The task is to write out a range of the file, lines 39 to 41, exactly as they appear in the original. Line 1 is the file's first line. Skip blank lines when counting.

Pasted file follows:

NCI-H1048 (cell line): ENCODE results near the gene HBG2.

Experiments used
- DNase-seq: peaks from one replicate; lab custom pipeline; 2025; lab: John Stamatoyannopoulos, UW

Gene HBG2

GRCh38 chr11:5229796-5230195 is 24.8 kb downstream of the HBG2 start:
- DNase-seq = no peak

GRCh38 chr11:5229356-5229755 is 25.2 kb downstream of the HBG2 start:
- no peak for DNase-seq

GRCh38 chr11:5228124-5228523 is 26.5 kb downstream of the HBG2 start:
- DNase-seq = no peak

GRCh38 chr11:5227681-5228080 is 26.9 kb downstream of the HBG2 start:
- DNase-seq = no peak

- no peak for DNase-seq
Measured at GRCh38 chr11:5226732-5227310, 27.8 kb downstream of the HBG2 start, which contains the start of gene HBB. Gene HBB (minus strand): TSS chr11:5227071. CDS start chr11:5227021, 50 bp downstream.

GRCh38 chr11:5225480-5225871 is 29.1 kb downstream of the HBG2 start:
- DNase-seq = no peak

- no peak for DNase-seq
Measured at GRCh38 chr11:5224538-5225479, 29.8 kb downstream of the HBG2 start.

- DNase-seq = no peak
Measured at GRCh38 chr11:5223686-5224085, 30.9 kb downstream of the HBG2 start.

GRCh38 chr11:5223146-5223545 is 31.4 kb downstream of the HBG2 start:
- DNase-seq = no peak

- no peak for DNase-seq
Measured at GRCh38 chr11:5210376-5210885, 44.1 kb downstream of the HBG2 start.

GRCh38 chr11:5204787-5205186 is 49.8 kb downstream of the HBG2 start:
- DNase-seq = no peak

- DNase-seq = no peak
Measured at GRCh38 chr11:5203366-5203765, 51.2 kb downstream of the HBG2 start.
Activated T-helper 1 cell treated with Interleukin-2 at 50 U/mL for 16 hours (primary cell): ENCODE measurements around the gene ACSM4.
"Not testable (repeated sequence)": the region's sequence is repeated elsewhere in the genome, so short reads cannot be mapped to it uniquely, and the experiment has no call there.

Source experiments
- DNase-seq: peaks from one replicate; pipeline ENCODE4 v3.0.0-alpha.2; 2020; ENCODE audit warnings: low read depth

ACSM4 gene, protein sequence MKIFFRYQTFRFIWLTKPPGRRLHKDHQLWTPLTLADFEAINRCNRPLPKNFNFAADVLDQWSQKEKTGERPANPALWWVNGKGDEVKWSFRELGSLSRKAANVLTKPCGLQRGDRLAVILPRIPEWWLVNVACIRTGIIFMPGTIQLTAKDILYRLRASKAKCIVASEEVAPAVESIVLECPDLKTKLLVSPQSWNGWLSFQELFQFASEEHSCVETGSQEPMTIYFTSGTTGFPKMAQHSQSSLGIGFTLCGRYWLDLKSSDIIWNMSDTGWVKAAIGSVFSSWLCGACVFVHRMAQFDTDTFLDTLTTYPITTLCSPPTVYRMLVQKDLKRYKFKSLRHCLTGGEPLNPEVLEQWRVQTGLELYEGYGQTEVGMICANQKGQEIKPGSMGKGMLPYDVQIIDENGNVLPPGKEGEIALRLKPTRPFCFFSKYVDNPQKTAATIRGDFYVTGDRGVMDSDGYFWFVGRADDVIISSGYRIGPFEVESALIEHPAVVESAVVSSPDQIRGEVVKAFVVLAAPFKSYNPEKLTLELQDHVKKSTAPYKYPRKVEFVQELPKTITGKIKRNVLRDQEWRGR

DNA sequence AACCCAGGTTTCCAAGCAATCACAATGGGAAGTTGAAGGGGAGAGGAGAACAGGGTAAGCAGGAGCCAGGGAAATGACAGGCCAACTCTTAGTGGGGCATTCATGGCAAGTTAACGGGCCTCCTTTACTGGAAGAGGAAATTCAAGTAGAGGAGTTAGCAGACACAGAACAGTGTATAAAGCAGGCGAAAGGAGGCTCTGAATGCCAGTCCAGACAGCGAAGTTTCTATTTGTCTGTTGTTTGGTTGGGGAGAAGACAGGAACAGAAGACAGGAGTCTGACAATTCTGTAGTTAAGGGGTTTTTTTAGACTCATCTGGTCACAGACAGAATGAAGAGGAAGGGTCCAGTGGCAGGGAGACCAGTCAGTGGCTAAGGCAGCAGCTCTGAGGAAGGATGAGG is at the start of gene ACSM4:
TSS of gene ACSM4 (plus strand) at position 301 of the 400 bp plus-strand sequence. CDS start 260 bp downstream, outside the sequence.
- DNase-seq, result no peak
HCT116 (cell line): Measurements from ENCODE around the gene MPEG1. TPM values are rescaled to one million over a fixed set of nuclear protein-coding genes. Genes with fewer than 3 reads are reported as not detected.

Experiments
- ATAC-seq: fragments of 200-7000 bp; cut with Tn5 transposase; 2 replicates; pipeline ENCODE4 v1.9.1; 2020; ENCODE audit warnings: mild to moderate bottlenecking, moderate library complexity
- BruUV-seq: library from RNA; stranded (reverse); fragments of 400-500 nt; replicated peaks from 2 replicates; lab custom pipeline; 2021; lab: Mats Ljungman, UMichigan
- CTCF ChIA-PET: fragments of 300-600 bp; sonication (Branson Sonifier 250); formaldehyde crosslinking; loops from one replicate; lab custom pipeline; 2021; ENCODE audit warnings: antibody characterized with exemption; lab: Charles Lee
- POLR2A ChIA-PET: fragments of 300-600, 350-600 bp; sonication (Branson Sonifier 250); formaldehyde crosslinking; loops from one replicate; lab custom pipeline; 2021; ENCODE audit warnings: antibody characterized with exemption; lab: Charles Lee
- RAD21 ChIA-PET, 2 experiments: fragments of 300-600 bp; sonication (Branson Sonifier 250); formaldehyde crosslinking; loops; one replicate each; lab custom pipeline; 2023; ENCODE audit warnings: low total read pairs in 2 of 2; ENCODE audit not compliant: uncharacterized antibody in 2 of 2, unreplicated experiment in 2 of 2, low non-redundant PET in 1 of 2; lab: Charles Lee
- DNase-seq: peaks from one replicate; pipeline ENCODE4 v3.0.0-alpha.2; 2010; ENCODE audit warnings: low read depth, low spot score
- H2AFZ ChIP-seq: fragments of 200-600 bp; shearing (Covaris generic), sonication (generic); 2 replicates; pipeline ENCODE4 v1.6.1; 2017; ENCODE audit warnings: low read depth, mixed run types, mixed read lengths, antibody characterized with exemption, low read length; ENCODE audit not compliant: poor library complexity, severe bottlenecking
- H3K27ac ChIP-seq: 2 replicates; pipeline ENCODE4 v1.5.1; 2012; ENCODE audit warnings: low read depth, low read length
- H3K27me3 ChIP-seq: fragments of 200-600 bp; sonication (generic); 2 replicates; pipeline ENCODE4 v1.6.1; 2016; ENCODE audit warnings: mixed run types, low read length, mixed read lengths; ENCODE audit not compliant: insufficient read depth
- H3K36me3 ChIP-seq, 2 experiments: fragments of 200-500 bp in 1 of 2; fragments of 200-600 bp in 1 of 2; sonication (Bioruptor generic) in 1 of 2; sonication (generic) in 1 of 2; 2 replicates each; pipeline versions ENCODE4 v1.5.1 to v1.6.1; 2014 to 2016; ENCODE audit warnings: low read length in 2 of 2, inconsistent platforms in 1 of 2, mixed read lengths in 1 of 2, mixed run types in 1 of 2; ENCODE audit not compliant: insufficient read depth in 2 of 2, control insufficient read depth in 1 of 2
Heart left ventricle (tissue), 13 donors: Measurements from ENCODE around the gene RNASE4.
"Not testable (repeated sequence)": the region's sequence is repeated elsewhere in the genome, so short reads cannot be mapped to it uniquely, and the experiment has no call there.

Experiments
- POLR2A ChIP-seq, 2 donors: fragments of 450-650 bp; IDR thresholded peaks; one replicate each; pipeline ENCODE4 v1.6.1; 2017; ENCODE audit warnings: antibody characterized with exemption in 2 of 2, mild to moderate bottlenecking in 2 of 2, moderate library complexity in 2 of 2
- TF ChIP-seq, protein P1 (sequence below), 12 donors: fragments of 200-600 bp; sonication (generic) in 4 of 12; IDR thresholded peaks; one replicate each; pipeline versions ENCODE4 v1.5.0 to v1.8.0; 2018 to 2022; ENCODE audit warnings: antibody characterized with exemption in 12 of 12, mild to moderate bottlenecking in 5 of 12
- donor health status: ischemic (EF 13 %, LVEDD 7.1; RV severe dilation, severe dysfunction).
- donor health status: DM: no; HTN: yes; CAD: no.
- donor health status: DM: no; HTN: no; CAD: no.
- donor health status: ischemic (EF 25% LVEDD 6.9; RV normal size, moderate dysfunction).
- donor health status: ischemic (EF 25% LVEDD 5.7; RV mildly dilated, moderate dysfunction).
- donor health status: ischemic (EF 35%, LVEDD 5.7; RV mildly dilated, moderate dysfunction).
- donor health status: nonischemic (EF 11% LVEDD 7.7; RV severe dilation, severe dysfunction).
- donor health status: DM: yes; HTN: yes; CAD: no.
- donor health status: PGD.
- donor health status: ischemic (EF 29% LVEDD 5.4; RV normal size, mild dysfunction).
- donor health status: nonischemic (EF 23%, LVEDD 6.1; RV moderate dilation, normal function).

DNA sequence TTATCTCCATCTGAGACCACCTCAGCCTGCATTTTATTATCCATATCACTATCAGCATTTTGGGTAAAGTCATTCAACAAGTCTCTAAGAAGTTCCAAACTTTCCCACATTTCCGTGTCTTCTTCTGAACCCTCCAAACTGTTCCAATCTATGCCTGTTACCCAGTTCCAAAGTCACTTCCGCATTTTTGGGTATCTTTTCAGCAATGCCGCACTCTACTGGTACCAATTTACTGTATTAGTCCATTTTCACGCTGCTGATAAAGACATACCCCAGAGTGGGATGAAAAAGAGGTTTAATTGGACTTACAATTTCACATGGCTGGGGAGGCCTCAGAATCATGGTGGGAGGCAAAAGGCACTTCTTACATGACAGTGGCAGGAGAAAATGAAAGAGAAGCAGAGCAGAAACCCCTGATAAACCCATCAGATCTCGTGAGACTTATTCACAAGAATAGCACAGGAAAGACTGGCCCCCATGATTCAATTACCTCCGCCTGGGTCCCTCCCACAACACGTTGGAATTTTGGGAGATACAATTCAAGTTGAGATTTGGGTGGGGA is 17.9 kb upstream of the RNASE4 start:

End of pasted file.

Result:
- ATAC-seq: fragments of 200-7000 bp; cut with Tn5 transposase; 2 replicates; pipeline ENCODE4 v1.9.1; 2020; ENCODE audit warnings: mild to moderate bottlenecking, moderate library complexity
- BruUV-seq: library from RNA; stranded (reverse); fragments of 400-500 nt; replicated peaks from 2 replicates; lab custom pipeline; 2021; lab: Mats Ljungman, UMichigan
- CTCF ChIA-PET: fragments of 300-600 bp; sonication (Branson Sonifier 250); formaldehyde crosslinking; loops from one replicate; lab custom pipeline; 2021; ENCODE audit warnings: antibody characterized with exemption; lab: Charles Lee